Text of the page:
NBA Ranking System Explained

The NBA Rankings on this website are based on a formula that I have devised that rates teams based on both how they perform this season as well as how they compare to teams of the past. The statistic that I have devised is called the “Team Score.” It is calculated differently than my like-named statistic for the NFL because the two sports are inherently different and therefore deserve different formulas, however they inherently accomplish the same thing.

In order to help you understand what the Team Score means, I will explain to you how, and why, it is calculated.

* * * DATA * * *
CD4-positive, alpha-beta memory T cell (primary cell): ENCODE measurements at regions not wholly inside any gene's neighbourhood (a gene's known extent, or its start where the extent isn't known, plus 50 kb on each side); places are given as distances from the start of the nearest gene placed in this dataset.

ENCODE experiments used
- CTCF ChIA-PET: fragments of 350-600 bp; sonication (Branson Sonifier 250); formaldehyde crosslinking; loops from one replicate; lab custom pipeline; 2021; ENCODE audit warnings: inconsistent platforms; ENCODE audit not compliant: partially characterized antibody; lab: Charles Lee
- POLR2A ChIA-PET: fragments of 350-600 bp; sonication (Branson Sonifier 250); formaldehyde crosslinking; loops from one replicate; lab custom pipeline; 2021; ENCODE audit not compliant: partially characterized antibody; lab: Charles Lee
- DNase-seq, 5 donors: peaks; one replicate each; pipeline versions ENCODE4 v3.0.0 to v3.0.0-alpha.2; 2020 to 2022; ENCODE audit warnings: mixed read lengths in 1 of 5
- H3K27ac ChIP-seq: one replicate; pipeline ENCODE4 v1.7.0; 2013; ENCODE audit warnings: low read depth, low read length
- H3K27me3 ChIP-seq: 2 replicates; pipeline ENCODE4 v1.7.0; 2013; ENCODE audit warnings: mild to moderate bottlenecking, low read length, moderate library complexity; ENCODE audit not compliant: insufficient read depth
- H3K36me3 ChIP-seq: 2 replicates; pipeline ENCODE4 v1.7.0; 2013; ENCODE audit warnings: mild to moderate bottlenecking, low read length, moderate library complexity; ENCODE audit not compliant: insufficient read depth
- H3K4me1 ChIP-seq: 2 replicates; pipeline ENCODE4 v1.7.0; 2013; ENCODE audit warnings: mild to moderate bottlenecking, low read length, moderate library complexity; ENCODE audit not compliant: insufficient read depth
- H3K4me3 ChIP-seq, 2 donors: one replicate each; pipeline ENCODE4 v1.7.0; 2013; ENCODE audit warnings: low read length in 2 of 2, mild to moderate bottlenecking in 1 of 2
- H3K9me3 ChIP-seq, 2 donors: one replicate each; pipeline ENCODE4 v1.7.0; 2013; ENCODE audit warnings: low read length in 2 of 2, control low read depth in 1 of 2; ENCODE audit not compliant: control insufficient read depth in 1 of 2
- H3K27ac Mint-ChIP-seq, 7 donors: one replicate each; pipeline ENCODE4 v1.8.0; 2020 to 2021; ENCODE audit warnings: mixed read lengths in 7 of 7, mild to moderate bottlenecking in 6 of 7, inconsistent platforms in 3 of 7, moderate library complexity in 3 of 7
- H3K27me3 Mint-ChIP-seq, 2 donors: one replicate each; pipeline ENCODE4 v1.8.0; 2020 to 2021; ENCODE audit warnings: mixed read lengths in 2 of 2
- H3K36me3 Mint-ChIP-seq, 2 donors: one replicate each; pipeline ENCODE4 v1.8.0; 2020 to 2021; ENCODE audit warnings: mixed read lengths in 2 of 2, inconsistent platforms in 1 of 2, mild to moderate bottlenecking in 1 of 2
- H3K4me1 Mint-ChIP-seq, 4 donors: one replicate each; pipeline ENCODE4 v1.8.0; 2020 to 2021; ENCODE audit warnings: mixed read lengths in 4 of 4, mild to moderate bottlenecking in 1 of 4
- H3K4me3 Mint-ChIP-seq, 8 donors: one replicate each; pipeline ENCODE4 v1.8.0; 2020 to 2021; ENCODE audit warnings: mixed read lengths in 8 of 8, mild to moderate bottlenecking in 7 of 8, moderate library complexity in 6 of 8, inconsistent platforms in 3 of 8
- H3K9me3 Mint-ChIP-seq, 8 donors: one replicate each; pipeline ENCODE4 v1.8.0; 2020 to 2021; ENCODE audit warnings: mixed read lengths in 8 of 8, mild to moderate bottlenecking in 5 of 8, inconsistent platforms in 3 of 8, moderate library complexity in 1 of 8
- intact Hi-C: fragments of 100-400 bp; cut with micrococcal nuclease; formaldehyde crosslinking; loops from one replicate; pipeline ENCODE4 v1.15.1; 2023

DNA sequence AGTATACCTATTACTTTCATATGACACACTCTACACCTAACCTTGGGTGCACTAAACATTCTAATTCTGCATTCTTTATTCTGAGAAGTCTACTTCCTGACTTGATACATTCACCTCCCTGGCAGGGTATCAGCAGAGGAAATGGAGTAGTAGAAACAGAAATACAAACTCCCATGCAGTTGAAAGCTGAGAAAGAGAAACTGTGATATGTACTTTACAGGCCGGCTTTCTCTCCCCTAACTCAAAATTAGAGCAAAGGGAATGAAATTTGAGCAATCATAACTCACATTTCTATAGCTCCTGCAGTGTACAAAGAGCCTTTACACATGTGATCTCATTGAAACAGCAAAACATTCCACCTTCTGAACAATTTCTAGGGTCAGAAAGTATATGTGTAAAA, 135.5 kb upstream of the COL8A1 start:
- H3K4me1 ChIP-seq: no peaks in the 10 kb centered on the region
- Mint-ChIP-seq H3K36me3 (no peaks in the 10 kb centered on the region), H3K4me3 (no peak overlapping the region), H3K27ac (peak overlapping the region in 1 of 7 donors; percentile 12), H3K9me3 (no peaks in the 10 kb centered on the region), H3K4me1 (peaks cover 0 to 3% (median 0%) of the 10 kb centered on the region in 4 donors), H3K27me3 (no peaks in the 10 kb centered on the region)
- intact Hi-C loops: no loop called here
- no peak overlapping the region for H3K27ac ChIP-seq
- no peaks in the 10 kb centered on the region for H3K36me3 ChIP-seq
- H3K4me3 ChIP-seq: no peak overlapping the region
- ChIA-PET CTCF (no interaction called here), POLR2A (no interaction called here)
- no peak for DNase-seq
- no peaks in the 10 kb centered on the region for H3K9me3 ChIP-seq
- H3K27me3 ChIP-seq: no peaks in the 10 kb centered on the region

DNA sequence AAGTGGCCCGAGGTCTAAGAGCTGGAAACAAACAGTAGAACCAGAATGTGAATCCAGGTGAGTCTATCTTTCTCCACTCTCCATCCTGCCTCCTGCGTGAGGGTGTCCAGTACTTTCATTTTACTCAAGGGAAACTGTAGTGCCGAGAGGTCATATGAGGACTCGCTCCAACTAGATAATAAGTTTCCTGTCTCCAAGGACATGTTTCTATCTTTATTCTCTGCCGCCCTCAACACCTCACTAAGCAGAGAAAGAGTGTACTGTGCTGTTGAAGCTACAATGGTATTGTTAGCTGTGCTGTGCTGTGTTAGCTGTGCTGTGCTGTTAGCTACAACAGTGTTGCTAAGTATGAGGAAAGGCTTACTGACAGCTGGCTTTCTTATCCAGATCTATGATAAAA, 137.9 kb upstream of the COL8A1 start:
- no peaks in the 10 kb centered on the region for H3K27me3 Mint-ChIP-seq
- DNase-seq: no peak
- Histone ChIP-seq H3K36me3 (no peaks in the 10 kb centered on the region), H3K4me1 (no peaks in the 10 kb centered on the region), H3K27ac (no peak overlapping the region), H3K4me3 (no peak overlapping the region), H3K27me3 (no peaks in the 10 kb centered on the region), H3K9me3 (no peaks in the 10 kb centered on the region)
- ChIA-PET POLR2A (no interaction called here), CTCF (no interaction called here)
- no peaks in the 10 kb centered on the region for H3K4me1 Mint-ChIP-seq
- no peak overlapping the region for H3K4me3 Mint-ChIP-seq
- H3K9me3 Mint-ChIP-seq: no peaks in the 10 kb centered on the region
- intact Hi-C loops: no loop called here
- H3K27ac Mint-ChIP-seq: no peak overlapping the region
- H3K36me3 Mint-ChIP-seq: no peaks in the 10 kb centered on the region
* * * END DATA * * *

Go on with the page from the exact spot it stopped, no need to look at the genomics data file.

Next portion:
Adjusted SOS & Adjusted Winning Percentage
First, I calculate the team’s winning percentage (Wins/Games Played). I then create an “adjusted winning percentage (AWP)” by multiplying that winning percentage by the team’s “adjusted strength of schedule (ASOS).” The adjusted strength of schedule (SOS) is a team’s actual strength of schedule averaged with an SOS of .500.” This is done to lessen the impact of one’s schedule (which they cannot control) upon one’s statistic. However, the ASOS must be factored in because a 60-22 record against an SOS of .600 is much more impressive than a 60-22 record against an SOS of .400, for example. The pre-adjusted SOS comes from

ASOS = (SOS+.500)/2
AWP = (Wins/Games Played)*2*ASOS

Normed Offense and Defense